Frequent Questions

TRI chemical concentration calculation when lower bound concentration is zero

If a facility only knows the upper bound concentration of a TRI chemical in a mixture, the upper bound must be used for threshold determinations.  If a facility knows both the lower and upper bound concentrations of the TRI chemical, EPA recommends that the midpoint of the two concentrations be used for threshold determinations.  If a covered facility receives a material safety data sheet (MSDS) from its supplier that states that the concentration of the TRI substance in the mixture ranges between zero and 10 percent, can the facility estimate the concentration of the TRI chemical in the mixture by using zero as the lower bound?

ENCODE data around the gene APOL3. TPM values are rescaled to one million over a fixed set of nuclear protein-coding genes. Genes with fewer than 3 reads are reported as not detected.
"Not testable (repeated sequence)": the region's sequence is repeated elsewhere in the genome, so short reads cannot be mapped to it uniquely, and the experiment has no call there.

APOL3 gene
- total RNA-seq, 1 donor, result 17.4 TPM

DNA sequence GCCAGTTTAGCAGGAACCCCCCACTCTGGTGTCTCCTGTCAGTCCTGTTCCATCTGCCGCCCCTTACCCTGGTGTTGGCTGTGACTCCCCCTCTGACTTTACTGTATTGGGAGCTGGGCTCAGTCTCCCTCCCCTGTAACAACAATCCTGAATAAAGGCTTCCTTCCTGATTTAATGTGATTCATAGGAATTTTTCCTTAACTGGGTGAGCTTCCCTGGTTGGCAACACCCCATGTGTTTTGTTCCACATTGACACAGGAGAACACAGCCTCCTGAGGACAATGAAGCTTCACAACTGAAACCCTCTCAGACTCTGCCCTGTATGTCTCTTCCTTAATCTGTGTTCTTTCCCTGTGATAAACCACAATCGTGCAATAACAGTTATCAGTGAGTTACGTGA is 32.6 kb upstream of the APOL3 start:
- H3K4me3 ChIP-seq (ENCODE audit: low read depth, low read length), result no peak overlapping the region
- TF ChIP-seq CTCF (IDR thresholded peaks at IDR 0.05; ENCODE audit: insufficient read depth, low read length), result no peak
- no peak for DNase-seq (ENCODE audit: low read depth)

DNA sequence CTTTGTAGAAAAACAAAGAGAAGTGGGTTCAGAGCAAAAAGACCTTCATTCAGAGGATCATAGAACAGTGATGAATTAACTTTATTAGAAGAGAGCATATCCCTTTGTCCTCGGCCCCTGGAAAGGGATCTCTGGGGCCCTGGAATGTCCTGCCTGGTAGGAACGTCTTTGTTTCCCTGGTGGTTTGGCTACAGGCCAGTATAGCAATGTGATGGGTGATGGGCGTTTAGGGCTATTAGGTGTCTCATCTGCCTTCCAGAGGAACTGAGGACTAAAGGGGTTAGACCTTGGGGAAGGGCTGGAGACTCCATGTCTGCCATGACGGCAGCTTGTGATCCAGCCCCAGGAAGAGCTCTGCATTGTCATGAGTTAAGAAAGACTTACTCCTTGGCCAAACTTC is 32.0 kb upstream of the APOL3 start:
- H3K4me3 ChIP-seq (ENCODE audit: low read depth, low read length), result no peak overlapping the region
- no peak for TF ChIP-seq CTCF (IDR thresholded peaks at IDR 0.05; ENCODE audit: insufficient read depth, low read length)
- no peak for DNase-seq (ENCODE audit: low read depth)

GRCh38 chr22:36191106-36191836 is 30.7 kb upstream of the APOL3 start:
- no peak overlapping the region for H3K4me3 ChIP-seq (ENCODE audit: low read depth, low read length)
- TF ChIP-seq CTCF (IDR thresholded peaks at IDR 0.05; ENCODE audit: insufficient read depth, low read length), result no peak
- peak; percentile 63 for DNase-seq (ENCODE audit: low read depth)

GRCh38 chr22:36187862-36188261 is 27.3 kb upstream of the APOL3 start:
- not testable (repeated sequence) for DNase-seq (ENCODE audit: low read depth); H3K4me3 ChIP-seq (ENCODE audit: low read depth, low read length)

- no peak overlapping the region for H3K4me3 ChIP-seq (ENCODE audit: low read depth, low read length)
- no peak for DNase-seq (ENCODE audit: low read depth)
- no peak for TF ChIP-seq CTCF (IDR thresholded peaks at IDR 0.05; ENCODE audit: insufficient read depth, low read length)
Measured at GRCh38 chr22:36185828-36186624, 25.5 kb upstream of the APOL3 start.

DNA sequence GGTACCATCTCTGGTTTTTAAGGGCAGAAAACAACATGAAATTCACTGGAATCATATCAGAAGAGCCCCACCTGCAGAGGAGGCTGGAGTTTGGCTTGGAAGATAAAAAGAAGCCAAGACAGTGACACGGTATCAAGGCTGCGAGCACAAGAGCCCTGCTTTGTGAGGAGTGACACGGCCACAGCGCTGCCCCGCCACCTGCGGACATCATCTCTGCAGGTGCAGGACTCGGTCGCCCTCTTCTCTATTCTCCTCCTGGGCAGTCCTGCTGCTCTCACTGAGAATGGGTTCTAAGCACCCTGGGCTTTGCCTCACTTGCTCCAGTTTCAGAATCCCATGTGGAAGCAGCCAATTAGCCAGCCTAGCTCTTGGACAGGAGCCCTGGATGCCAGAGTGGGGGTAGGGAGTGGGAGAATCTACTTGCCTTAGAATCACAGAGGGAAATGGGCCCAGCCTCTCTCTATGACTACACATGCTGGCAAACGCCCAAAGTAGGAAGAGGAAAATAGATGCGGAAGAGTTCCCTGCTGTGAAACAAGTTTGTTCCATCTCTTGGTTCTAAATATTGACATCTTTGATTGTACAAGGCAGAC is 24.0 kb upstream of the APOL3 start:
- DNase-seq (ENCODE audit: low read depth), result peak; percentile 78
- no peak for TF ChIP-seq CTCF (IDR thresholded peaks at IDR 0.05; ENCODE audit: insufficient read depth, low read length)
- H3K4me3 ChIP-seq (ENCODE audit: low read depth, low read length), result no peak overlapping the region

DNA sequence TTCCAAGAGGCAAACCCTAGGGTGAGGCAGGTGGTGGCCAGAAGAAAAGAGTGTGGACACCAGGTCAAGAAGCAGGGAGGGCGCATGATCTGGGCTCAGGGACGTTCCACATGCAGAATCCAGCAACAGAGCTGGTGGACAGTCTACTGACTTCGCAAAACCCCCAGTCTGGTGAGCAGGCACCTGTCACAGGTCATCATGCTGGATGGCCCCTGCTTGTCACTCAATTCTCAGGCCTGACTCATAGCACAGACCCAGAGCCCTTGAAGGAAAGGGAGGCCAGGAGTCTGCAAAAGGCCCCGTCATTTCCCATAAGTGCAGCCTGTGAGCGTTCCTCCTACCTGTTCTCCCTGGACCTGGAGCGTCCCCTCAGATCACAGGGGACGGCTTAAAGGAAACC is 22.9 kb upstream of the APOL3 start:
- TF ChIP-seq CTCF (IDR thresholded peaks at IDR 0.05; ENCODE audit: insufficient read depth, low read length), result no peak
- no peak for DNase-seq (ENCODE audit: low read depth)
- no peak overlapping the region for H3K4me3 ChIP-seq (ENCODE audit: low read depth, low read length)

No, a facility cannot estimate the concentration of a TRI chemical in a mixture by using zero as a “lower bound” concentration, even if the facility receives an MSDS from a supplier stating that the concentration of a TRI substance is between zero and a stated upper bound. If an MSDS shows zero as the “lower bound” of the concentration range, then the lower bound concentration is unknown, and the facility must use the provided upper bound for threshold determinations (40 CFR §372.30(b)(3)(ii)). Therefore, in the scenario above, since the facility only knows that the upper bound is 10 percent, it must calculate the amount of TRI chemical in the mixture based on the 10 percent concentration.

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